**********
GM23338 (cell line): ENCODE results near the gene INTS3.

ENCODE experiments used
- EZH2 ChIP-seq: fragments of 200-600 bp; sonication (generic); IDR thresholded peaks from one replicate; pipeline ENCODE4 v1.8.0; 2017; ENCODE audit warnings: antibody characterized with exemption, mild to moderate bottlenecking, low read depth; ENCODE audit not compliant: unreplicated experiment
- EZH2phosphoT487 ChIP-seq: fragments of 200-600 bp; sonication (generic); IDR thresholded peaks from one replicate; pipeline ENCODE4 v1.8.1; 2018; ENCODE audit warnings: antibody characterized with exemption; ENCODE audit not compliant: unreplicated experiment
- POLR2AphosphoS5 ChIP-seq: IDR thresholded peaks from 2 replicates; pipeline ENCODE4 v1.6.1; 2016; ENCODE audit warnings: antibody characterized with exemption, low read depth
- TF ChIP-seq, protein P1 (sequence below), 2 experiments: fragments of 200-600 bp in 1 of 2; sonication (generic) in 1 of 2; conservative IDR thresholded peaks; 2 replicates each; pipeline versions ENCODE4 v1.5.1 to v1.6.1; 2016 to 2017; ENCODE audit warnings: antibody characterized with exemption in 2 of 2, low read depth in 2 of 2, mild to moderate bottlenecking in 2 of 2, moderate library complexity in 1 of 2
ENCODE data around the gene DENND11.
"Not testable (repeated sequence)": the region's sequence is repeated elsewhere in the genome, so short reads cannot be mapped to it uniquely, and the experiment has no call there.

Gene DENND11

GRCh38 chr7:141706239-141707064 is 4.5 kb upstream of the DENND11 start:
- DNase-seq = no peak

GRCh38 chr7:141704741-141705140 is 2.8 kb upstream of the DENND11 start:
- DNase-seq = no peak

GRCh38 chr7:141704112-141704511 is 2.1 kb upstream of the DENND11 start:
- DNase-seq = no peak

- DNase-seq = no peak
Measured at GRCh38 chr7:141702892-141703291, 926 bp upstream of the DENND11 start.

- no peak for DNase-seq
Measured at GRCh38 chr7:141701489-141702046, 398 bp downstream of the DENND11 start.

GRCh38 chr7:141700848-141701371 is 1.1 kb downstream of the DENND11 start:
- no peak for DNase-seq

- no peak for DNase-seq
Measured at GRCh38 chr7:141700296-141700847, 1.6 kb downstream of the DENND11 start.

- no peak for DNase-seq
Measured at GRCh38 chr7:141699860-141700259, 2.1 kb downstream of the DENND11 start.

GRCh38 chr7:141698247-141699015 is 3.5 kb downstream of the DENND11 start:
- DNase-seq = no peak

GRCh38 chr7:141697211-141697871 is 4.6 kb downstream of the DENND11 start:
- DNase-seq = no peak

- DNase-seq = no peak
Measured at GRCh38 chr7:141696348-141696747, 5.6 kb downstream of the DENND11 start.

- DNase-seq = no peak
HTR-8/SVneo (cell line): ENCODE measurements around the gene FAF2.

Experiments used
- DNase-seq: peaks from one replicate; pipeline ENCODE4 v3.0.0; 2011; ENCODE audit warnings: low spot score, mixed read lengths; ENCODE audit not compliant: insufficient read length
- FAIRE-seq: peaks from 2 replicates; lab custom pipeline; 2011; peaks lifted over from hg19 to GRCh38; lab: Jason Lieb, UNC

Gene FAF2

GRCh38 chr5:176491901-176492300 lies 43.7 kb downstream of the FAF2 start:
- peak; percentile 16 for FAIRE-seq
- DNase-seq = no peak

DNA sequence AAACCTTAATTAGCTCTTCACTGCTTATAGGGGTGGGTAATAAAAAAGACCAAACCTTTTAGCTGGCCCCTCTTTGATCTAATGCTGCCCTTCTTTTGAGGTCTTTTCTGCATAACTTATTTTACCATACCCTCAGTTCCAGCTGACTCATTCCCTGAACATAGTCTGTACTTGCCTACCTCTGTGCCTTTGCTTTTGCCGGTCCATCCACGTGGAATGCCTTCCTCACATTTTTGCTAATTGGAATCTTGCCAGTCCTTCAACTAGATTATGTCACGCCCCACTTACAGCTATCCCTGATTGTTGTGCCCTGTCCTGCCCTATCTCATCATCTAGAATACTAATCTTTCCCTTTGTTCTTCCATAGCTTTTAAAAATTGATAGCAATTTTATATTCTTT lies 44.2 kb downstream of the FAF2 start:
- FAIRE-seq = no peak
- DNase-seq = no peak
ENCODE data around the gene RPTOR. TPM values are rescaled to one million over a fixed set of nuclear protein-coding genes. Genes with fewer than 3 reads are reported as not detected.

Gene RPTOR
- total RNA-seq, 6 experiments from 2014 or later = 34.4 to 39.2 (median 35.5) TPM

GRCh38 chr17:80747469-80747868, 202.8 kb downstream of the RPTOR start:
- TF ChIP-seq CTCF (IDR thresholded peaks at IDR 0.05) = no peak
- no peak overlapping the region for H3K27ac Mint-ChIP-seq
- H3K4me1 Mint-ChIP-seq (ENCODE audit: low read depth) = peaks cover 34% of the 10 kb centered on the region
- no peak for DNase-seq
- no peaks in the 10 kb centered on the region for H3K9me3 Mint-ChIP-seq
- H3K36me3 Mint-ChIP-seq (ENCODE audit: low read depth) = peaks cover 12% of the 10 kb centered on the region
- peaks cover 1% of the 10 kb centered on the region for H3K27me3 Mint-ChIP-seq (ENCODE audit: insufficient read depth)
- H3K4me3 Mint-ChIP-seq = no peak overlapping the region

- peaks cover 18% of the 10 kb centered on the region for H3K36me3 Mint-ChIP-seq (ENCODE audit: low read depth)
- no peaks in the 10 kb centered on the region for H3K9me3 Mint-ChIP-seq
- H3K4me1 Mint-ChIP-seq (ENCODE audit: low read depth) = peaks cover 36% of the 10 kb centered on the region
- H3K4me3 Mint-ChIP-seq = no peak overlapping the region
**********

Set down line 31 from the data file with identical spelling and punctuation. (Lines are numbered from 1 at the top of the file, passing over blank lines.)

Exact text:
Measured at GRCh38 chr7:141696348-141696747, 5.6 kb downstream of the DENND11 start.